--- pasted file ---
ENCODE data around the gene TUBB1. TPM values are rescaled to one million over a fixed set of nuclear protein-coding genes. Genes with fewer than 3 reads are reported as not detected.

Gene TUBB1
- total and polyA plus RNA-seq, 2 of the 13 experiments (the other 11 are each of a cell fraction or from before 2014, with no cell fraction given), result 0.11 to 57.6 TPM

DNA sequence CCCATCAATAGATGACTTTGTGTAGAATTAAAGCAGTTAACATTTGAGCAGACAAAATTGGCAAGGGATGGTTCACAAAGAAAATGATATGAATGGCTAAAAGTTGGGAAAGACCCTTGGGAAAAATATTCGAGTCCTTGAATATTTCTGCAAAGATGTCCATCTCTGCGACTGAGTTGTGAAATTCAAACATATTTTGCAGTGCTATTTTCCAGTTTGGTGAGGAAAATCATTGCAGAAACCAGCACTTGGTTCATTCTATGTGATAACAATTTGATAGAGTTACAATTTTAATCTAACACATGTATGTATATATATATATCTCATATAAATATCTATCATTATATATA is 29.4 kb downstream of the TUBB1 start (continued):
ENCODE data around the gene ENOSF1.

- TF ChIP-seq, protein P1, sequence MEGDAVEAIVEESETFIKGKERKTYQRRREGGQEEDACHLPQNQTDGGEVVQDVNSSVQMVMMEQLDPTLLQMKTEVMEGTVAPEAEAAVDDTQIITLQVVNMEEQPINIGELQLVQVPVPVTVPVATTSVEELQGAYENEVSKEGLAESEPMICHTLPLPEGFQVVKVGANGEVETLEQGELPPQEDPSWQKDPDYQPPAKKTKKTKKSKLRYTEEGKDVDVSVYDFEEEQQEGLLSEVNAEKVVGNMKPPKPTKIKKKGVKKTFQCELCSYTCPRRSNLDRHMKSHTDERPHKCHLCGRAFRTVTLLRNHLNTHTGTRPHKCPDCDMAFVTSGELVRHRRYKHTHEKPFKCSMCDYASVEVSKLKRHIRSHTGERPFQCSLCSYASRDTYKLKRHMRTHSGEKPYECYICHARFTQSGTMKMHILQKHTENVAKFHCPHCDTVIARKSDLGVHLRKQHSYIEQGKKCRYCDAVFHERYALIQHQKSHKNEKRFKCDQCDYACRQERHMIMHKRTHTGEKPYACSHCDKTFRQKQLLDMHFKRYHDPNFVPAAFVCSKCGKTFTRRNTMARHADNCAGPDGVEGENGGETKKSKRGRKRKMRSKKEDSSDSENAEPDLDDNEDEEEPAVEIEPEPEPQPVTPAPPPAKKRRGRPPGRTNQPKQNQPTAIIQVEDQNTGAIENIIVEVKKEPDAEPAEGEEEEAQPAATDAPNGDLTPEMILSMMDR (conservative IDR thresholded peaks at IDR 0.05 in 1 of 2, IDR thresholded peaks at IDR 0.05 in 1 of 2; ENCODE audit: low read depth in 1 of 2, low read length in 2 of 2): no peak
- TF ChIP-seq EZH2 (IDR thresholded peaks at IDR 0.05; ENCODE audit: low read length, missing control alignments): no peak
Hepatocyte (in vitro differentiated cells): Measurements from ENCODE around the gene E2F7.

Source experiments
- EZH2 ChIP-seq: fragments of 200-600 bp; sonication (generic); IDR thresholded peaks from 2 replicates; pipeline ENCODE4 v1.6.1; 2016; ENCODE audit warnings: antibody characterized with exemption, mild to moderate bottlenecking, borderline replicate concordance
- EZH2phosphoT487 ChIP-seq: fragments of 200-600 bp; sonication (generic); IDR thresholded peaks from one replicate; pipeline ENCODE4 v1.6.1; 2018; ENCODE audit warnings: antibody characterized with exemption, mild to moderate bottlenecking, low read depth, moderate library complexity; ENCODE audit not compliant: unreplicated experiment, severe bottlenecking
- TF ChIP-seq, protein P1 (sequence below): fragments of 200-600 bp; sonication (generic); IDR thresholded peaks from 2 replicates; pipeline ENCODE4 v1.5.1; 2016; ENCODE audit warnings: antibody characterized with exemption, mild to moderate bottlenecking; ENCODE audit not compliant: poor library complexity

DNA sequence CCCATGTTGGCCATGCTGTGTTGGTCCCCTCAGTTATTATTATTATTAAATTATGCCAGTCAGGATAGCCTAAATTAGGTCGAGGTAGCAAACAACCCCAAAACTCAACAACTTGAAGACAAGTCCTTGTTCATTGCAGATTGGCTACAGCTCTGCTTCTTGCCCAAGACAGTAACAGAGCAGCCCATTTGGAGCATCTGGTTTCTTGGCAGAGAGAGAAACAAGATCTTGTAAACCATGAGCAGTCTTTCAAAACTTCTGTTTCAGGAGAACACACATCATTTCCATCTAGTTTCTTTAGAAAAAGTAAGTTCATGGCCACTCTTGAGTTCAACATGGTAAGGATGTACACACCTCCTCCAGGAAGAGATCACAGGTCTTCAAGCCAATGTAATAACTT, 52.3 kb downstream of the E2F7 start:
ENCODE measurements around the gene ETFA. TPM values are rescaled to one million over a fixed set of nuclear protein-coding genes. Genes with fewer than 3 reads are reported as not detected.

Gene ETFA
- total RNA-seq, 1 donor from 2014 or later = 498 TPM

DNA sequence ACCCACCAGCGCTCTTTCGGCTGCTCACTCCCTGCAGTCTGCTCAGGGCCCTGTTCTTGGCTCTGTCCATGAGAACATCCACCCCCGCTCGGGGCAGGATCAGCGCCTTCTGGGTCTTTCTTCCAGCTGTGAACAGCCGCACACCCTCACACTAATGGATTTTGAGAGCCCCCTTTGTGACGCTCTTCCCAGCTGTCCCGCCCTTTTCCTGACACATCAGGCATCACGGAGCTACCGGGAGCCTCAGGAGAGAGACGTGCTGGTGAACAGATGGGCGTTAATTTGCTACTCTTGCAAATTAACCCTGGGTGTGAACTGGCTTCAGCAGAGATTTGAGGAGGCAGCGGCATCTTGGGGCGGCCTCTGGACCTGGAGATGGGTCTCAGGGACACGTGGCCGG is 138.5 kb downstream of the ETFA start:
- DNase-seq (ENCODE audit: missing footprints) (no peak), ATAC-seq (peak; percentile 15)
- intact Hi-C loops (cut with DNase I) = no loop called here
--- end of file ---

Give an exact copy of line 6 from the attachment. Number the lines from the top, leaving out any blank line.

- TF ChIP-seq, protein P1, sequence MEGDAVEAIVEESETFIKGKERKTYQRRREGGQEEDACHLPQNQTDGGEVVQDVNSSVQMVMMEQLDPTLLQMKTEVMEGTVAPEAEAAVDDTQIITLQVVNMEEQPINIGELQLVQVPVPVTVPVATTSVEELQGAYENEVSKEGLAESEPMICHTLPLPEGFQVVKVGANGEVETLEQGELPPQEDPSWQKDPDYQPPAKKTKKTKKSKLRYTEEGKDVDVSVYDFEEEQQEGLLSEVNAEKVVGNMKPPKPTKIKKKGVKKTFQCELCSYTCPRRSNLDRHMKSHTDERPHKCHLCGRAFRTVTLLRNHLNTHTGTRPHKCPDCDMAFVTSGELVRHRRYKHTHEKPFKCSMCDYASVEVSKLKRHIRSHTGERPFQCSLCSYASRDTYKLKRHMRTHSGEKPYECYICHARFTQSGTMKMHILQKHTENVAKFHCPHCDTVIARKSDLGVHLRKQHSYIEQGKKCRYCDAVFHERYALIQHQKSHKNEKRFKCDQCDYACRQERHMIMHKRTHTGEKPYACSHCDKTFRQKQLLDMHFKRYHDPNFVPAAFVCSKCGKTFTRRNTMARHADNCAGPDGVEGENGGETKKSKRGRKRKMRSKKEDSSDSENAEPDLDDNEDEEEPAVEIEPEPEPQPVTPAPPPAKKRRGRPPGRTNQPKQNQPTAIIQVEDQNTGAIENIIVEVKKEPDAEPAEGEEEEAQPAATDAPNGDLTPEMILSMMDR (conservative IDR thresholded peaks at IDR 0.05 in 1 of 2, IDR thresholded peaks at IDR 0.05 in 1 of 2; ENCODE audit: low read depth in 1 of 2, low read length in 2 of 2): no peak